I’ve long lectured about the role of the New Orleans funeral in the story of jazz. And admired its two-fold perspective on life and death. In brief:
It is sad beyond sad to say goodbye to someone who you knew and loved and is worthy of a grief beyond your immediate endurance. And it is happy that you have had the privilege to know them and can live on their behalf by living as they would want you to live—joyfully and happy. And so the mourners process solemnly to the graveyard with a brass band playing a slow hymn or funeral dirge, lower the body into the ground, tighten up on the snares and come dancing back joyfully to the exuberant up-tempo music. In this ways, the grief and joy are both honored, there is room for tears and laughter, the dearly departed are given a send-off they deserve and those left behind are given the tools to bear up and keep moving forward. It’s okay to put some “fun” into “fun-eral, but never casually and sidestepping the grief. Go down deep and rise up high. The deeper the grief, the higher the happiness.
And so attending my first Ghanaian funeral yesterday, it was clear where the New Orleans tradition came from. Not the specifics, but that mixture of deep grief and festive celebration. We were seated outside when we heard the drums and they processed toward the courtyard, large drums held over the head and played by someone else, rattles, bells, singing. Various women were publicly mourning in the way the occasion deserved and extravagantly so, body-shaking sobbing and keening and shouting, held up by their friends. No dainty tear dabbed at with a handkerchief and an apology. Full-out mourning, the kind where you don’t look good and you don’t care. Then the coffin carried in soon after and put inside a building and the doors shut. All circled around again in the courtyard with the music full tilt and the inevitable dancing and inviting others to get up and dance and not much to mark it from any other occasion where music is happening.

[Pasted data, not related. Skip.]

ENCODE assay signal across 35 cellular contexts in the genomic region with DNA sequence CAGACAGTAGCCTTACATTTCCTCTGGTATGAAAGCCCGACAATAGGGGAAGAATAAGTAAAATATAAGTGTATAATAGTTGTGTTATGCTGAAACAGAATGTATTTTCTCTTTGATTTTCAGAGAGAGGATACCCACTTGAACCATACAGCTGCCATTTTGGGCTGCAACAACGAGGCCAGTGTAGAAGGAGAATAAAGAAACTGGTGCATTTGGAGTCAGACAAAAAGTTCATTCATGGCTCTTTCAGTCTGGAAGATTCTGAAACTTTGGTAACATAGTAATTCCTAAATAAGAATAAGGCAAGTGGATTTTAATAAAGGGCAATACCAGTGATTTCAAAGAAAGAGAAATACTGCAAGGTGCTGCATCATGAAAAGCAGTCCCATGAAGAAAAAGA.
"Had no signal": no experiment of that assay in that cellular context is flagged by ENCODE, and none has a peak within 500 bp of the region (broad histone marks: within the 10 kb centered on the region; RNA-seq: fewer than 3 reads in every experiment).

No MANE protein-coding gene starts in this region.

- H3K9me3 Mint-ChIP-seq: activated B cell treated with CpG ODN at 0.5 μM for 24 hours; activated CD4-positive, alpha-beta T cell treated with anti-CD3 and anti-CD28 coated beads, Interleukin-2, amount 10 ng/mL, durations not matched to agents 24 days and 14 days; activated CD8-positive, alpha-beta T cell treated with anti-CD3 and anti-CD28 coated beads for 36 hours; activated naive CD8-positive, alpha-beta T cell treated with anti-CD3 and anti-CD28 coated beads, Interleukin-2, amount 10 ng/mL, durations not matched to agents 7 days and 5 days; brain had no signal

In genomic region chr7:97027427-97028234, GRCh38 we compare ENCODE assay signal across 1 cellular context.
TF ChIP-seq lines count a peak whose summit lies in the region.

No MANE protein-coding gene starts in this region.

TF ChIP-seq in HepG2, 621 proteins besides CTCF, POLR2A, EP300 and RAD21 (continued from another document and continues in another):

Now apparently in the “old days,” this would go on all night and into the next day, when the body is taken to the graveyard and more ceremony, music and dancing continues. The whole affair would take anywhere from two days and nights to three. Apparently, a new version is to play recorded music all night long and then the live version again the next day. But in either case, time is crucial. This is no short polite little affair with pleasant words and a quiet hymn or two and people hanging around the food afterwards talking about their new i-Phone. Life and death is a serious matter and no time for business as usual. The dead deserve us to make a fuss and by going to the edge of our grief and then some, held by friends and family and ritual and the deep power of the drums and dance for hours and hours and hours, we will save ourselves some depression and therapy later on when all that un-grieved sorrow calcifies in our soul and causes some hidden damage.
So in the midst of it, my three companions and I turned to each other and pledged that whoever went first, the rest would organize a funeral like this. No pleasant affair with cheese and crackers, but something with thunderous drums, wailing horns or bagpipes, invitation to grieve visibly and forcefully and of course, lots of dancing. Once again, Ghana points the way to healthy living, in this case, by the way they attend to healthy dying.